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An allied lens

South African photographer David Goldblatt spent his career documenting the realities of life under an apartheid regime.

David Goldblatt, At 581 Mapetla, Soweto

David Goldblatt, At 581 Mapetla, Soweto, 1972. Gelatin silver print, 25.7 x 20.3 cm. Art Gallery of Ontario, Purchase, with funds from The Schulich Foundation and The W. Garfield Weston Foundation, 2018. © The David Goldblatt Legacy, courtesy Goodman Gallery,  2018/3583.

South African apartheid lasted 44 years (1950 – 1994). It was ultimately disbanded due to the tireless resistance efforts of Black South Africans and their allies—many of whom were artists creating work about the country’s grim injustices. Documentary photographer David Goldblatt (1930 – 2018) was one of those artists, extensively documenting a broad spectrum of South African life during the apartheid regime. Eight of his prints from the early 1970s are part of the AGO Collection, and are featured in Documents, 1960s – 1970s.  

Born in 1930 in Randfontein, South Africa, David Goldblatt was the grandson of Jewish-Lithuanian immigrants who arrived in the country in the late 19th century. His interest in photography started when, as a teenager, his father gave him a camera, and by the early 1960s he began a professional career. Goldblatt’s work is defined by the way it describes the lived experience of South African citizens during apartheid—not by directly showcasing physical violence or conflict, but by organically documenting community life. Together, his photographs illustrate a stark contrast between the Black and White experiences, exploring the comprehensive effects of extreme racial injustice.    

Goldblatt’s most notable work was done in and around Johannesburg in the '70s. For his well-known series Soweto (1972), he spent six months photographing Black life in the marginalized South African township—documenting the very living conditions and social realities that were the impetus for Soweto’s historic student uprisings later that decade. As a White photographer, it was quite uncommon at the time to be granted access to Soweto. Goldblatt’s presence there spoke to both his genuine relationships within the community as well as the degree of care with which he conducted his work. All eight of his prints acquired by the AGO in 2016 are from this period.  At 581 Mapetla, Soweto (1972) (image above) features eight people in what appears to be a dining room. Presumably, they are members of the same family (or acquaintances), posed in two equal clusters on either side of a dining table. As in many of Goldblatt’s photographs, his subject’s facial expressions carry the subtle contrast of a slight smile (possibly reflecting the lightness of this photographic moment) and a deeper gaze; one that seems to hold the immense weight and complexity of life in Soweto during apartheid.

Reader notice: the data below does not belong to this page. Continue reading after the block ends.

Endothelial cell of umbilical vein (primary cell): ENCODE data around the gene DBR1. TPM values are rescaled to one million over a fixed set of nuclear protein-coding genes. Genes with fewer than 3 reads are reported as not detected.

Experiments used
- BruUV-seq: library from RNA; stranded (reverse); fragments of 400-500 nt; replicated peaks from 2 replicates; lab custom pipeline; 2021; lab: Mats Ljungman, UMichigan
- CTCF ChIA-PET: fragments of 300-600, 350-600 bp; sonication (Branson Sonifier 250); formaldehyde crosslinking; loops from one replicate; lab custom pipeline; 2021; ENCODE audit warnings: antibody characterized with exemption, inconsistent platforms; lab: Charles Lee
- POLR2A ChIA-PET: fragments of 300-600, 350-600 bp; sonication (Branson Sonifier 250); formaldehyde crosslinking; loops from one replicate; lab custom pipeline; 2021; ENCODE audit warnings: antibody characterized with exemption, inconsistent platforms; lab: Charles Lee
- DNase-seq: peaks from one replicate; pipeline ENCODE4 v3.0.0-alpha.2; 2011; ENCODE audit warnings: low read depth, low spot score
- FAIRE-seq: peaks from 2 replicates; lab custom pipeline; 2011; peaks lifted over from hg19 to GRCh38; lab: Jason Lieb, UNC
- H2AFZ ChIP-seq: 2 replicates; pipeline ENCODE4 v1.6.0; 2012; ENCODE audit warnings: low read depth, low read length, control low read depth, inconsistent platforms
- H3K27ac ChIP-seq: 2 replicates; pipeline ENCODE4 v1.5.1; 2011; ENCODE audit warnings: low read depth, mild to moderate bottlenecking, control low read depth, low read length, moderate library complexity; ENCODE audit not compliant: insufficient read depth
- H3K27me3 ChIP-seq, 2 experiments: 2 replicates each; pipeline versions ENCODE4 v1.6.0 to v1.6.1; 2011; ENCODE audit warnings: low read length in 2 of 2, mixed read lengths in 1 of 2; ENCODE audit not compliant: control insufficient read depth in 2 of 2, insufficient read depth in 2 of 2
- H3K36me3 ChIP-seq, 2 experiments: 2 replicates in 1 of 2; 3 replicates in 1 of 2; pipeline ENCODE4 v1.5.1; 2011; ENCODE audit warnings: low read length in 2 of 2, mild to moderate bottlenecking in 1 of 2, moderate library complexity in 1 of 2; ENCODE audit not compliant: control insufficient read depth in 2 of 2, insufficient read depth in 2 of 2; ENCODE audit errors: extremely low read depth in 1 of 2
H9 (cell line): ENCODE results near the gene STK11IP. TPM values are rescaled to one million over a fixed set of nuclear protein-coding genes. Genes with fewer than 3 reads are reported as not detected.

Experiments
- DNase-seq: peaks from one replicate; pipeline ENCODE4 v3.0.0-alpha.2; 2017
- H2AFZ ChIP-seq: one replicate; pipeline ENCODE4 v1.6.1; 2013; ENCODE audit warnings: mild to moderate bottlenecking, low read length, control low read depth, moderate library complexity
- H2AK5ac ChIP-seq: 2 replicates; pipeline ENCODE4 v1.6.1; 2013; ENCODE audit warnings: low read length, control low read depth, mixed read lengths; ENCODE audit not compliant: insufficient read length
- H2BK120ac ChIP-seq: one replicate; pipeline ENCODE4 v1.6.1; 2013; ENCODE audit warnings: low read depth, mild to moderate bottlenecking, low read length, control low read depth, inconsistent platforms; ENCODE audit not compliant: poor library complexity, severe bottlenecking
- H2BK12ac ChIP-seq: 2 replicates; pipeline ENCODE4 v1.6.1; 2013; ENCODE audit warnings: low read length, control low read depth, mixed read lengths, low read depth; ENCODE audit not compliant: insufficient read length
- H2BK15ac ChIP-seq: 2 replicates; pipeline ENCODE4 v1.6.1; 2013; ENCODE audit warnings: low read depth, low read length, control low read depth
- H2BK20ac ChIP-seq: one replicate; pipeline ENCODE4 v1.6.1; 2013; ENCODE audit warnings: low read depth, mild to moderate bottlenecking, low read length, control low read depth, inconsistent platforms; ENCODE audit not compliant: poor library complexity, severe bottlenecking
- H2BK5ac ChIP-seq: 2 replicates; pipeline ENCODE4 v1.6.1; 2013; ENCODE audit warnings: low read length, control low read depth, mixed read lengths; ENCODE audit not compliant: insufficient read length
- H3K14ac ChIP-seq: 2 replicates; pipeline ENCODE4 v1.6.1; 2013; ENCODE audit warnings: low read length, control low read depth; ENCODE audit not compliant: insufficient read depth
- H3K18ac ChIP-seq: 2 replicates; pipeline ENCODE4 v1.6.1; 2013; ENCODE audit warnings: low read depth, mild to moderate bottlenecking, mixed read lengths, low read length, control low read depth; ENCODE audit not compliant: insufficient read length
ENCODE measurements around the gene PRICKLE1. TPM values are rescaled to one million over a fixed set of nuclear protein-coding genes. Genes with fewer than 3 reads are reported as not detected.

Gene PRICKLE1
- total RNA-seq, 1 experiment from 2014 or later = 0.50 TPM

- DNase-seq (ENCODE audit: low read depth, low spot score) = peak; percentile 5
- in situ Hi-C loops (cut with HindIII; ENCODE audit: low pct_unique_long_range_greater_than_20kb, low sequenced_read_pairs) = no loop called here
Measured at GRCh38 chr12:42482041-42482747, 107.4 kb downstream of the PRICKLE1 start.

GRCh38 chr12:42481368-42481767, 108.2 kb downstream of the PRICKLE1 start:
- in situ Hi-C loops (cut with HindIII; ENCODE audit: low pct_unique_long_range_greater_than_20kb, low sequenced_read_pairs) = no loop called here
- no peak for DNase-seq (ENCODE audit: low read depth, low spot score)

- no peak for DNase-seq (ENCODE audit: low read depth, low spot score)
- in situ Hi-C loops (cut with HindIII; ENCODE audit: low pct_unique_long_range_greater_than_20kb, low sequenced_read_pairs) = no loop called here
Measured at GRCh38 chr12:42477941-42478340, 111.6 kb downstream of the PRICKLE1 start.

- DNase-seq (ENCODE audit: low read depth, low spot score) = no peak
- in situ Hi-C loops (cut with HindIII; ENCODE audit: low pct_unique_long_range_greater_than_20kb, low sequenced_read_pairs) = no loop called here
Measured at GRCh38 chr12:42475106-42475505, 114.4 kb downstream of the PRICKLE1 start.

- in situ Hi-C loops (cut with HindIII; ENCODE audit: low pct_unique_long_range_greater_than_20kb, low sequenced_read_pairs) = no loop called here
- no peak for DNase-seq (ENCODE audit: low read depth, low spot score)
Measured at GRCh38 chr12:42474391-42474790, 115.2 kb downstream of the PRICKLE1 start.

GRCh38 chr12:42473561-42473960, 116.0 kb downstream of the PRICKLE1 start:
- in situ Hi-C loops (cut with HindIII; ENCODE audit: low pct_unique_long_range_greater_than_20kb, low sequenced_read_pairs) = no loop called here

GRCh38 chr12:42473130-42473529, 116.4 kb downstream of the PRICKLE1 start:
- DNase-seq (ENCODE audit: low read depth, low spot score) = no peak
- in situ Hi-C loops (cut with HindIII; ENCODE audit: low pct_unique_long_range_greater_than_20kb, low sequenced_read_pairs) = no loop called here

In his series Boksburg (1979 – 1980), Goldblatt addressed the privilege and complicity with apartheid inherent in his social location as a White South African. He photographed instances of regular mundane life in the White-only suburb of Boksburg, South Africa. Given that the realities of life in his hometown of Randfontein were not dissimilar from Boksburg, this series marks a crucial moment of self-critique for Goldblatt, while providing an important document of the lives of those directly benefiting from the apartheid regime.         

David Goldblatt’s photographs can be found in major museum collections worldwide and have been exhibited extensively in solo and group exhibitions. He received numerous major awards for his important work, and in 1989 founded the Market Photography Workshop in Johannesburg to teach photographic skills and visual literacy to youth. 

These powerful prints and others are part of Documents, 1960s – 1970s, which will be on view at the AGO when we reopen. 

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